Measure Progress
Measure Progress
Measure Progress
 Measure Progress
Elapsed Time Since Injury
Fear
Life Variables and TBI
What is Important?


i can help tbi, LLC provides clients with insight into traumatic brain injury.  Traumatic brain injury often consists of multiple injuries to brain physiology and chemistry which occurs concurrently and continues for some time after the initial injury.  In addition to anatomical and physical damage, traumatic brain injury causes emotional distress that impacts psychological health for survivors and caregivers.

The aftermath of traumatic brain injury can magnify other pre-existing variables such as genetics, personality, and behavioral-health issues.

Brain injury survivors and their families represent all socio-economic demographic segments of society.

What are the variables associated with traumatic brain injury?

Severity of injury and type of injury


What type of physiological and anatomical damage occurred?  Did the injury result in a closed-head wound, skull fracture, penetrating brain wounds, coma, etc.?  Which side(s) and/or lobe(s) of the skull and brain were injured?  Did hematomas develop in or on the brain?  Did other injuries occur to organs, limbs, etc. when the traumatic brain injury occurred?

Age and stage of development at injury

How old was the individual when the injury occured?  Was he or she an infant, toddler, child, teenager, young adult, adult, middle age, or senior citizen?  How old is the person today? How was the individual functioning prior to the injury?  How is the individual functioning today?

Gender

Is the traumatic brain injury survivor male or female?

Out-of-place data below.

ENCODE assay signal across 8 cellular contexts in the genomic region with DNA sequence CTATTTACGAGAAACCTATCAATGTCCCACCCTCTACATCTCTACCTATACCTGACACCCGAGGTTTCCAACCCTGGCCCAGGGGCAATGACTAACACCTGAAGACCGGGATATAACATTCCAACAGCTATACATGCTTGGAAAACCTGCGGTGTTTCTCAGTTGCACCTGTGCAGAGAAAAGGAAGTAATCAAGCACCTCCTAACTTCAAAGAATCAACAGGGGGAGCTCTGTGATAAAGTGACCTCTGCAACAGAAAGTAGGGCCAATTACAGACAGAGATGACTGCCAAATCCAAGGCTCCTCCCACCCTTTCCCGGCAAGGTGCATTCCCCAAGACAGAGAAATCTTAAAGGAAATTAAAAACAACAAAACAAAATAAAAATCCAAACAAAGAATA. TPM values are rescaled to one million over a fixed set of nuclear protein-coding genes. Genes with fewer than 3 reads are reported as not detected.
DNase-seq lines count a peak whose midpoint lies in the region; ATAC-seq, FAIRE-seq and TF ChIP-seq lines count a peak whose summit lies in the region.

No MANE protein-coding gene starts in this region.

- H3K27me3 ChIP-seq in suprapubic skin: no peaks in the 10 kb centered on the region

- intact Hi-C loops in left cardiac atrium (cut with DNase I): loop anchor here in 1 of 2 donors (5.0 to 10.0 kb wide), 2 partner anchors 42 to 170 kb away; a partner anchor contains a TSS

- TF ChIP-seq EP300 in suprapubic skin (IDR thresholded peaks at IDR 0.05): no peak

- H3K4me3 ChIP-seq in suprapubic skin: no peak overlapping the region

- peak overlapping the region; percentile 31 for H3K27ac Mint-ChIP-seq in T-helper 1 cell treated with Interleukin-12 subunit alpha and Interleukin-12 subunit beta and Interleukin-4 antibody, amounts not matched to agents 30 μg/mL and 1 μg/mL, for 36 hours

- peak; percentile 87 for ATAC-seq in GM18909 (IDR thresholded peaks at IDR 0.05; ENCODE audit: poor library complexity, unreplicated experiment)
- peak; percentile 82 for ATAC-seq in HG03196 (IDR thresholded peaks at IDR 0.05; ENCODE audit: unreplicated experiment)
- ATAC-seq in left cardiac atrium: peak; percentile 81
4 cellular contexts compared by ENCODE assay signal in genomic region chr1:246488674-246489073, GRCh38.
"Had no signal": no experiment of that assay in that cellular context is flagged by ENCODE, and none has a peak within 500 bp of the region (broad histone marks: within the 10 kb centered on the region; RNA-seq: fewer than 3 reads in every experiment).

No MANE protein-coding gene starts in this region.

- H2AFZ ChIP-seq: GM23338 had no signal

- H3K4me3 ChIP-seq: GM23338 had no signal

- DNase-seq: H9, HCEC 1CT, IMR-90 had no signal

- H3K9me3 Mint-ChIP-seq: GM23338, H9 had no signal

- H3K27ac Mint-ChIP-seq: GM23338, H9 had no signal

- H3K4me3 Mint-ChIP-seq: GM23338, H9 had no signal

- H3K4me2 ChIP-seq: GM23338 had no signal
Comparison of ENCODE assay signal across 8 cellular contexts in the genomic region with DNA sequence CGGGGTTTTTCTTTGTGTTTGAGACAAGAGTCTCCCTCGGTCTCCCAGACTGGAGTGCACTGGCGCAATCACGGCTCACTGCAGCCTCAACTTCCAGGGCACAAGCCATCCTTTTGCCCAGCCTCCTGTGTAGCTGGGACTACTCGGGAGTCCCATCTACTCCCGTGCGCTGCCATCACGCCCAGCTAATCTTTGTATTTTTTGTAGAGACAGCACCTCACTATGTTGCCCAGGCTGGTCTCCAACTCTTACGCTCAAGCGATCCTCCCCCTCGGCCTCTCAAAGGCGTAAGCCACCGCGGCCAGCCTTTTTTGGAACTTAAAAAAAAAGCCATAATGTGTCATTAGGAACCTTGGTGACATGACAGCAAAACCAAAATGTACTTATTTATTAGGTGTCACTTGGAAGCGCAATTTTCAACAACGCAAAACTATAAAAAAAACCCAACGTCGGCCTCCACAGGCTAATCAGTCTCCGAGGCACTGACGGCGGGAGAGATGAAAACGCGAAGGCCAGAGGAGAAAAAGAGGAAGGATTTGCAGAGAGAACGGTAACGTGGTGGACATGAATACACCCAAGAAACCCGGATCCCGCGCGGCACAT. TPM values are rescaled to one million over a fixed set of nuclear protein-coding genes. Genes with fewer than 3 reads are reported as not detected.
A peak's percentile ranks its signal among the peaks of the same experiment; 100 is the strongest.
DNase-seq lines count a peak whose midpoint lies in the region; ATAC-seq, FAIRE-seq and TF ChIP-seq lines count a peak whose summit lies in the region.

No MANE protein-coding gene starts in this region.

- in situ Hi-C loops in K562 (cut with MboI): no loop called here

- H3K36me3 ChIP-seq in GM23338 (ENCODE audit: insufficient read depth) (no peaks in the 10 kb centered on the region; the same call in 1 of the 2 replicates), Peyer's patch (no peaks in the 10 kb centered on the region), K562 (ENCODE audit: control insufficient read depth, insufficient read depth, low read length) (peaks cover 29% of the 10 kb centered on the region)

Elapsed time since injury

How long ago did the injury occur?  Is post-injury one month, one year, 1-5 years, 5-10 years, 10-20 years, 20 years or more?

Family Role

What was/were the individual's role(s) in a family at injury?  (not mutually exclusive) Was the individual a daughter or son; sibling; cousin; a spouse, separated, divorced, widowed; a parent; a grandparent?  What are those roles today?

Family Support

Were family supports in place for a family to support a survivor?  What was the impact on caregivers and family members?

Community Support

Is the local community actively involved in supporting the survivor and the family?

Education Level

What was the individualís education level at injury?  Pre-school, elementary school, middle school, high school, college, post-graduate?  What is the person's educational level today?

Employment and Occupational Roles

Was the person employed prior to injury?  Is the person employed today?

Friends and Social Isolation

Was a vibrant group of friends present at injury?  Are friends still there today?

Quality of Care

When and where were the physiological injuries treated?  When and where were the psychological injuries treated?

Other Factors

How is recovery from a traumatic brain injury impacted by factors such as:
  • Physical and mental health.
  • Additional injury (including multiple TBIs) and disease etiologies (at time of injury and currently).
  • Mobility, vision, speech, and handwriting impairments.

Residual Effects of Traumatic Brain Injury

How does anatomical damage, such as physical trauma, craniocerebral trauma, organic damage to the brain and skull, and brain surgery impact life?  How does emotional and psychological damage impact life?  Is the person hopeful or fearful, or both?  Is shame and social isolation present?

Does the traumatic brain injury survivor suffer from seizures?  Seizures and seizure disorders have a physiological and emotional impact on survivors.  How do cognitive deficits impact executive function, cognition, memory, and speech & language?  What impacts are there from medication, seizures, sleep, fatigue, waxing and waning energy levels, anxiety, and stress?

What perceived deficits are strengths?


"It's amazing when you're given hope, what happens."

  -Carrie Hess-Jordan, mother of
wounded U.S. Army Specialist Eric Jordan